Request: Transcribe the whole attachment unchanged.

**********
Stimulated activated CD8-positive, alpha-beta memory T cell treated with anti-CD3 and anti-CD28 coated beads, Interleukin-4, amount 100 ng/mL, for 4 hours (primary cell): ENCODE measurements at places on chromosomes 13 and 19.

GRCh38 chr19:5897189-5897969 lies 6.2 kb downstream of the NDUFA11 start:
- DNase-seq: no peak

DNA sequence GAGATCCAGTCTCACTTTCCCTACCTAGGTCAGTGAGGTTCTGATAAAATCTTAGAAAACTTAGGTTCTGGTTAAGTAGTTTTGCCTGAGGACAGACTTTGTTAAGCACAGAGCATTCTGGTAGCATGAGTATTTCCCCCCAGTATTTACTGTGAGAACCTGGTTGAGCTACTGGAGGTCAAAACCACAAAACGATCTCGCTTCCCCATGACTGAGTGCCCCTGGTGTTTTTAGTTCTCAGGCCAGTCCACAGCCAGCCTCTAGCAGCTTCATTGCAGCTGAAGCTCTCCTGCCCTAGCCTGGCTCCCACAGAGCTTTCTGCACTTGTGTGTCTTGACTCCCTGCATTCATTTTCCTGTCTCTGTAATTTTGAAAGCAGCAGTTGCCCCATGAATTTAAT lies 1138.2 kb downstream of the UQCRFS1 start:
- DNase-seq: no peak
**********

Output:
Stimulated activated CD8-positive, alpha-beta memory T cell treated with anti-CD3 and anti-CD28 coated beads, Interleukin-4, amount 100 ng/mL, for 4 hours (primary cell): ENCODE measurements at places on chromosomes 13 and 19.

GRCh38 chr19:5897189-5897969 lies 6.2 kb downstream of the NDUFA11 start:
- DNase-seq: no peak

DNA sequence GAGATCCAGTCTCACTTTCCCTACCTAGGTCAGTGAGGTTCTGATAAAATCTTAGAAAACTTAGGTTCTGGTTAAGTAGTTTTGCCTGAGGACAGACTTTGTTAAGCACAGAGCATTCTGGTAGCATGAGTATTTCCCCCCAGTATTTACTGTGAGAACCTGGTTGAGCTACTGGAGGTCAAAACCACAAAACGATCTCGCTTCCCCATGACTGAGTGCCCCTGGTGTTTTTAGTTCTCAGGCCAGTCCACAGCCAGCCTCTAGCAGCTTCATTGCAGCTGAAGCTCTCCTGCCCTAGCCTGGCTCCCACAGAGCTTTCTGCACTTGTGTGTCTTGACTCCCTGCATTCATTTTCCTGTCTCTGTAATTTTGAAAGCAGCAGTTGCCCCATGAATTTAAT lies 1138.2 kb downstream of the UQCRFS1 start:
- DNase-seq: no peak